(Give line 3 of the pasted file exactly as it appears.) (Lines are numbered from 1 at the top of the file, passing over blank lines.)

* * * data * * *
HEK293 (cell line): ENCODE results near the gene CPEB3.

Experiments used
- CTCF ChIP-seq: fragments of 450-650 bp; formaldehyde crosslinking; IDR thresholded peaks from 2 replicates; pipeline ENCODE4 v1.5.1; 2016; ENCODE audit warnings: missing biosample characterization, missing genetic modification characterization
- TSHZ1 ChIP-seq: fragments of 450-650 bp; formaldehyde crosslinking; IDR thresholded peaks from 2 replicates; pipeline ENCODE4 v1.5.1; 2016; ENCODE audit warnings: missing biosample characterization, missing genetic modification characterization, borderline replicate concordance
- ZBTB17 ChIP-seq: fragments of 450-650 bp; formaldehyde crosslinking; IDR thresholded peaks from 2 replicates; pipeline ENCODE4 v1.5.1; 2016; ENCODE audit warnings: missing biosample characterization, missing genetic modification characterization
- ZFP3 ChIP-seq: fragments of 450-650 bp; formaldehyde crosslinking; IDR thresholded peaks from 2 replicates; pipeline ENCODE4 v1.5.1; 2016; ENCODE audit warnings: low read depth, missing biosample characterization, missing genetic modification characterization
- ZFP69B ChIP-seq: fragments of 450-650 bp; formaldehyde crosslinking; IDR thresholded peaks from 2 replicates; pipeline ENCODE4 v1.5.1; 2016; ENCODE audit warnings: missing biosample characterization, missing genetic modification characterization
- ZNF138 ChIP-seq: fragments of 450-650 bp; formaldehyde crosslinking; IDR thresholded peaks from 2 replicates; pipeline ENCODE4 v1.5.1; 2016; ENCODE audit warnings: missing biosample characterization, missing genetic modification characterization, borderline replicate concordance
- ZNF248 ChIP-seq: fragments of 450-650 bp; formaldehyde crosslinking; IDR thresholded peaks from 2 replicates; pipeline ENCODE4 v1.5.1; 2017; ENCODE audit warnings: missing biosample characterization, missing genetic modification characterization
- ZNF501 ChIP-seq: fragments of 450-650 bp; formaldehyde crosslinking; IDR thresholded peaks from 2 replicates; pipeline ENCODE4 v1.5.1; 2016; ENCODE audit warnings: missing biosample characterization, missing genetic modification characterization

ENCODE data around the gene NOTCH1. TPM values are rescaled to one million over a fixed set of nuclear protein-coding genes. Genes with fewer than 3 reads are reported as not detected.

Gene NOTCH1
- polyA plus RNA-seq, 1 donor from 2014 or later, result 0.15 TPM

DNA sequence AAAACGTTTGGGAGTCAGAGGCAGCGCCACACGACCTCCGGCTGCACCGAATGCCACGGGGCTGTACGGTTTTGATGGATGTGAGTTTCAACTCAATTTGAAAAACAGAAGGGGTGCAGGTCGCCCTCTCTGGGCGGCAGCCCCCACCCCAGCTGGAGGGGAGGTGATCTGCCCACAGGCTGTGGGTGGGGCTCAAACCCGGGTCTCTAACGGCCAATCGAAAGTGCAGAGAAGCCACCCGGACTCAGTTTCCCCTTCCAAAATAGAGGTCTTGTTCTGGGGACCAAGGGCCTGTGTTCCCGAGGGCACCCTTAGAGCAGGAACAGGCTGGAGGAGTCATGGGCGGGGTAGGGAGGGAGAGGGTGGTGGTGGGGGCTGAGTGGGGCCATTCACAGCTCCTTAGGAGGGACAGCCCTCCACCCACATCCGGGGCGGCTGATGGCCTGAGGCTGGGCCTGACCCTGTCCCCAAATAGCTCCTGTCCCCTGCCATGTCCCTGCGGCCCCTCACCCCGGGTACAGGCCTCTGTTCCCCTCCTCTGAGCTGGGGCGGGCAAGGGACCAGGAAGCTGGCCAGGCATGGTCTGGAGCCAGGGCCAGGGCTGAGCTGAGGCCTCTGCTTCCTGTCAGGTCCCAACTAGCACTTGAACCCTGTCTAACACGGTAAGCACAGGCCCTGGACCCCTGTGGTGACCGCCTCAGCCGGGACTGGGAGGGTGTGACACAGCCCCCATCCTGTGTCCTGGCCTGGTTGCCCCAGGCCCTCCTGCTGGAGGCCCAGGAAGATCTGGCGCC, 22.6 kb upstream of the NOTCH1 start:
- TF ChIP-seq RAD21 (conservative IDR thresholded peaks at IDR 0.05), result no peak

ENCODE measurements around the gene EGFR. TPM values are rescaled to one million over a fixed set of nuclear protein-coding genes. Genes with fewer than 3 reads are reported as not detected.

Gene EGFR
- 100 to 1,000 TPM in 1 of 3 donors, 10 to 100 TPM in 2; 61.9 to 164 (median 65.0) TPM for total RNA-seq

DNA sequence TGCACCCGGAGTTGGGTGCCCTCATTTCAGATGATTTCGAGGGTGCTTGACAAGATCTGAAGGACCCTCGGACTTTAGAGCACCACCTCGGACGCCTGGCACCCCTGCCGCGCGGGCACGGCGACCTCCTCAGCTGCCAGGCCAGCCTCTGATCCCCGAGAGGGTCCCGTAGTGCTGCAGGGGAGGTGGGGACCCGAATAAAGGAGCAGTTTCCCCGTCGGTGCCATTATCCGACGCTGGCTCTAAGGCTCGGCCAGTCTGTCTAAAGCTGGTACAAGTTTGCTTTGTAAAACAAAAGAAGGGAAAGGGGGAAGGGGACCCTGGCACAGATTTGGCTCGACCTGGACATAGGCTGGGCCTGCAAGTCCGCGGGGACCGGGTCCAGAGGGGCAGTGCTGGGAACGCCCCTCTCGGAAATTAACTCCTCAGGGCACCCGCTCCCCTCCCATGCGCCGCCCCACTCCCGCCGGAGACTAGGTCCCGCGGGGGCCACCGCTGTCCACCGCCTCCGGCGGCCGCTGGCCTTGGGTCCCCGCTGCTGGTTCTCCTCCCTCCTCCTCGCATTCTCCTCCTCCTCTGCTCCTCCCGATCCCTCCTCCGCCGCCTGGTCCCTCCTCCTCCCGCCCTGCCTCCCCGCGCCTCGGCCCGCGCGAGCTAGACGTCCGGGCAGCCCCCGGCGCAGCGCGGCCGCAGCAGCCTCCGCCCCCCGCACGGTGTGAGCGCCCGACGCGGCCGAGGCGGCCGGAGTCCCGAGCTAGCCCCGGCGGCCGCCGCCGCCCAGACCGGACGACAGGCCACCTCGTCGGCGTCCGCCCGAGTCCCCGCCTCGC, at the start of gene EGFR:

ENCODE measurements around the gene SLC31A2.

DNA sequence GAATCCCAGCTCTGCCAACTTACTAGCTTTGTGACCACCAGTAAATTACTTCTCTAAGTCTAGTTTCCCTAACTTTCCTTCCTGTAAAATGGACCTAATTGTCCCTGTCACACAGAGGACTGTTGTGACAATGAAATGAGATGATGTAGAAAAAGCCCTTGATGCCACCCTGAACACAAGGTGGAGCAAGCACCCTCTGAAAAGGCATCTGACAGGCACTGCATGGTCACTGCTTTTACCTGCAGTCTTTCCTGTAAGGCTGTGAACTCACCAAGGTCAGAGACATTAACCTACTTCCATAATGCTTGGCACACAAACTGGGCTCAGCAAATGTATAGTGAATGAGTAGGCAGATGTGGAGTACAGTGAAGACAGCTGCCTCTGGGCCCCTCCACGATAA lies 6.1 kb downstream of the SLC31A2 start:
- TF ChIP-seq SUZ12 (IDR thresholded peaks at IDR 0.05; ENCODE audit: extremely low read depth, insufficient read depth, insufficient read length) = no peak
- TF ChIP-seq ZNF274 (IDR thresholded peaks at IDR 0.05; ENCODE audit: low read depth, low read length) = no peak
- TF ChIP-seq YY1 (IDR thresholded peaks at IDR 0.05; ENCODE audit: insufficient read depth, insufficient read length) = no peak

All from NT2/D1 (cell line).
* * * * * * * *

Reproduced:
- CTCF ChIP-seq: fragments of 450-650 bp; formaldehyde crosslinking; IDR thresholded peaks from 2 replicates; pipeline ENCODE4 v1.5.1; 2016; ENCODE audit warnings: missing biosample characterization, missing genetic modification characterization